Each FAD object has a type. The object's type provides an editor for the object. The fax system groups all these type editors into the Fax Type Library. Double clicking on a tree node would open that object's type editor. The GUI docking frame opens the object's editor on the right hand side panel next to the FAD browser. The object's label will change to mark it as having been opened for editing. If the editor for the object is already open, then the FAD will locate and activate that editor, as others may have obscured it. The user may now drag FAD nodes from the browser and drop them over the editor to quickly create reference links. The browser and the editor work mostly decoupled so the user is free to browse any branch of the tree while editing one object. The browser acts on the editor when opening and closing the editor, when dropping nodes over the editor, or when focusing a tree node that is already in an editor. The editor interacts with the browser on special occasions such as performing a login/logout sequence and that requires a certain tree branch to be expanded or collapsed.
The browser may be asked to locate a given object in the tree and expand the quickest path to it. This mechanism is used in the fax system to bring-up the news from a server to a user. An example of auto location is an incoming fax file in a server's queue that pops up on a user's remote user interface. The auto-locator works in conjunction with a server's path builder logic and can expand trees of up to 32 levels deep.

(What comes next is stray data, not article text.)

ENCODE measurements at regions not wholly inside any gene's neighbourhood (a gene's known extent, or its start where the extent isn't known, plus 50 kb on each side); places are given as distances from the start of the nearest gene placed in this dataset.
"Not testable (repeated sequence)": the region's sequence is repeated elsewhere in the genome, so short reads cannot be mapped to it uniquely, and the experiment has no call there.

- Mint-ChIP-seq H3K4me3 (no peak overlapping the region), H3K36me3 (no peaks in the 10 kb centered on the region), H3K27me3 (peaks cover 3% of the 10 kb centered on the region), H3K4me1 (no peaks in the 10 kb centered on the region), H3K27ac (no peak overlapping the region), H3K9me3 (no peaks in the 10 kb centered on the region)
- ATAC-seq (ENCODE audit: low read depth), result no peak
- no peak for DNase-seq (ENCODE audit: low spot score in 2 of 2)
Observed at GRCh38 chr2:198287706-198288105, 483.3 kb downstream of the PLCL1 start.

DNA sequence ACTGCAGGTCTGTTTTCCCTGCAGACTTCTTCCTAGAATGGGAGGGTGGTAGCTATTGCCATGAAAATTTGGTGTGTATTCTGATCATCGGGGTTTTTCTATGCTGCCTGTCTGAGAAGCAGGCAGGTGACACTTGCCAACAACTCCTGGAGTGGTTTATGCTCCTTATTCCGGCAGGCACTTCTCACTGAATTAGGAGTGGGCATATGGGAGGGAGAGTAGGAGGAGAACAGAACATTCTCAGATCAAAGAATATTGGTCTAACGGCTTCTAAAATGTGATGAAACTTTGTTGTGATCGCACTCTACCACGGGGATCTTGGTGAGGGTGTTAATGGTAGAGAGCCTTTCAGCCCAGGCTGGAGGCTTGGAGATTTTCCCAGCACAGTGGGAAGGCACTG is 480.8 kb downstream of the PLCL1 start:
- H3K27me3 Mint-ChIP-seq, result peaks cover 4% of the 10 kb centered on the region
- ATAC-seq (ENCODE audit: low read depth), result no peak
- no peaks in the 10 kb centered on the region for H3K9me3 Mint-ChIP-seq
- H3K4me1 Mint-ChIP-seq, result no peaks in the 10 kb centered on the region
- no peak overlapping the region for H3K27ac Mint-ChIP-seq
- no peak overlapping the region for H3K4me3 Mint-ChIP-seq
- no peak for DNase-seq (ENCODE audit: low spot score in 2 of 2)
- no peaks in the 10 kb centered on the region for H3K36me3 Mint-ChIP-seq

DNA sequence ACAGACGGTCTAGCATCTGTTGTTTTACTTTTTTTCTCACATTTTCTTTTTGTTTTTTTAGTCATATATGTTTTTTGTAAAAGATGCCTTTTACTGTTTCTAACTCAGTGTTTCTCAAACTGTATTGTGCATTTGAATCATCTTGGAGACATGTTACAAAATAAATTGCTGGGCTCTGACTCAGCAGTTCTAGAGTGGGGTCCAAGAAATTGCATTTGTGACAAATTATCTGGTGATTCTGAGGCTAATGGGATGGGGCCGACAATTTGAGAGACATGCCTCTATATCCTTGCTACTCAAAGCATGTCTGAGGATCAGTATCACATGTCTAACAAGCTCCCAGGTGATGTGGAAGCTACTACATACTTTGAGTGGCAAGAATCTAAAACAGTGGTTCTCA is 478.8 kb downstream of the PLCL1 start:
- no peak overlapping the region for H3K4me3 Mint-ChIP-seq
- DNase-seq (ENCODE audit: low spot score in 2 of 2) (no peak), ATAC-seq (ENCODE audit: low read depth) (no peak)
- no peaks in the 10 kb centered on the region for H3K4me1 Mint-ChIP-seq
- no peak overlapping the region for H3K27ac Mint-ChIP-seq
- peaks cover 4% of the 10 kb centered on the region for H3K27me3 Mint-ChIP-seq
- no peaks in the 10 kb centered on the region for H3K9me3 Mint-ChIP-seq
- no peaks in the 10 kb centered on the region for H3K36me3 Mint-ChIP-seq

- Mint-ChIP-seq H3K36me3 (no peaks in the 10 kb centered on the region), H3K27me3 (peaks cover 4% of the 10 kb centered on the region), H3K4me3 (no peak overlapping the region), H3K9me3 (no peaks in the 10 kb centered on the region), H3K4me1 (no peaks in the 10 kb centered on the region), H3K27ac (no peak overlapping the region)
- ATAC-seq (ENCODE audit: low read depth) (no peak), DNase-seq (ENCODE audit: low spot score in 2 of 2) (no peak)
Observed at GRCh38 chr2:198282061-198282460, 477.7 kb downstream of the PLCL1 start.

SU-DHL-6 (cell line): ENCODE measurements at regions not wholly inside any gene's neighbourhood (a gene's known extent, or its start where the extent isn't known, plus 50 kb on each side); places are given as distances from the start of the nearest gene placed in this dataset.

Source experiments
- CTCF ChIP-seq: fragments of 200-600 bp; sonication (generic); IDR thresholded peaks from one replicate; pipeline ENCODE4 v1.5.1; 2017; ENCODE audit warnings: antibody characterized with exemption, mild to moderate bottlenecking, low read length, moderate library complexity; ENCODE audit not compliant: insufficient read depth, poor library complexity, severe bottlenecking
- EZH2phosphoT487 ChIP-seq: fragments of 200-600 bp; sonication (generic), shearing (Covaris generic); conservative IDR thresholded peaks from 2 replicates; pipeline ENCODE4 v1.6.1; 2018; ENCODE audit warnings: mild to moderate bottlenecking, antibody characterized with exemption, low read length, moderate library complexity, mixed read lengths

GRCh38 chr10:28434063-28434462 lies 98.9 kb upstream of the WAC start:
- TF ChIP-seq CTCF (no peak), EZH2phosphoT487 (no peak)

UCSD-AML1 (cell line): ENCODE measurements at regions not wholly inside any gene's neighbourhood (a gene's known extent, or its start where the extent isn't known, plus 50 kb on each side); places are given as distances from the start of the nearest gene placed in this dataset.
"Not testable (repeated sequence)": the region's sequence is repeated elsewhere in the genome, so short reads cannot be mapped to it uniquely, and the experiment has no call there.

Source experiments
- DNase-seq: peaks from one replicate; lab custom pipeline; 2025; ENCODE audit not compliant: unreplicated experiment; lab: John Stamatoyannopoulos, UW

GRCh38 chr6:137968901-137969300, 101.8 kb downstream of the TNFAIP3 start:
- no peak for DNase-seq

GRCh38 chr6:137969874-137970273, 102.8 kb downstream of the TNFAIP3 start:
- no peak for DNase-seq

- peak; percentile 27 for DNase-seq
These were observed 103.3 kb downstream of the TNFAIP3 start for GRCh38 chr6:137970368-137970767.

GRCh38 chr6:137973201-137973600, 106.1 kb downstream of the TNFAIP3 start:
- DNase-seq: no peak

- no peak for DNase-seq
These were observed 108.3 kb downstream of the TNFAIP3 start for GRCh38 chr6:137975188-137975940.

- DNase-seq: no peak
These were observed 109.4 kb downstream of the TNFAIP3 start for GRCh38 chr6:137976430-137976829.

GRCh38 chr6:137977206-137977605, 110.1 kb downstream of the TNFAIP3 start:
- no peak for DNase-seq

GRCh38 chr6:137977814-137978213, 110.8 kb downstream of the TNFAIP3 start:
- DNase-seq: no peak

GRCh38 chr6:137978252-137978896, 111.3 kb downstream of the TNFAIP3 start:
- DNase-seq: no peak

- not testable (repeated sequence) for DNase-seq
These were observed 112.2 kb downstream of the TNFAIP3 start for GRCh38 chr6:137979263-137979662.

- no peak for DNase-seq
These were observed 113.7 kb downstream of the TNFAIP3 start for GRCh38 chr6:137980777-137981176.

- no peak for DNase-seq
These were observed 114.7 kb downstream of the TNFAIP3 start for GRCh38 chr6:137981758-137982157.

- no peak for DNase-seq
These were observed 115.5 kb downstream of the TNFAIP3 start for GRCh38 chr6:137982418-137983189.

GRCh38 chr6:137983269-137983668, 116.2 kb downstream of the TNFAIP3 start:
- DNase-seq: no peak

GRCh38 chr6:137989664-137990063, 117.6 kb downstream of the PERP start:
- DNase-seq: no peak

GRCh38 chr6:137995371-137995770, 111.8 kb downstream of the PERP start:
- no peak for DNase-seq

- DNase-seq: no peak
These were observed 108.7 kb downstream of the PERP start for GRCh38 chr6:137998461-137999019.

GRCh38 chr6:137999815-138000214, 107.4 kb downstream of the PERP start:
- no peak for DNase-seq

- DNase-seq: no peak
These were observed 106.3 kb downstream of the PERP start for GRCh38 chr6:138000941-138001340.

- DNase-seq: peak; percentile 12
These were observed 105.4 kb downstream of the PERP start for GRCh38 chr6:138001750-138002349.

The browser is made out of: Fax Tree View, Tool bar . and Status bar
Shows and browses the arborescence of the Fax Active Directory.
The attributes of an object in the FAD browser may be one or combinations of the following:
2. Modified (bold label)
3. Remote (blue label)
4. Link (Italic label)
5. Editing (Underline label)
Go to FAD Browser
Groups the tightest possible set of options needed and sufficient to edit the tree.
Buttons and related menu options are described next
When a branch is selected in the tree browser, clicking this button will set the branch as the new root of the browser. The tree will then fill with the sub-nodes of the branch. If no object is selected, clicking this tool would set the browser's root to the FAD's absolute beginning, which is always the Servers node.
Before pressing this button the FAD tree is organized naturally. Natural ordering is the order in which the objects were created. Pressing this button would sort the tree based on lexicographic order of tree node labels. The tool is useful in sorting the fax documents in an ascending date and time order given the file-naming scheme purposely chosen in this sense.
Only objects flaggedas insert-able have this button enabled. The drop-down menu is automatically rebuilt on tree selection changes to reflect the insertion capabilities of each type of FAD node. This context-sensitive menu helps to maintain the sanity of a FAD tree. One can still move objects any type of other object into this one with drag and drop. The user does this at his own risk, however. The administrator would prevent any critical FAD branches from such insertion flagging the objects as not insert-able.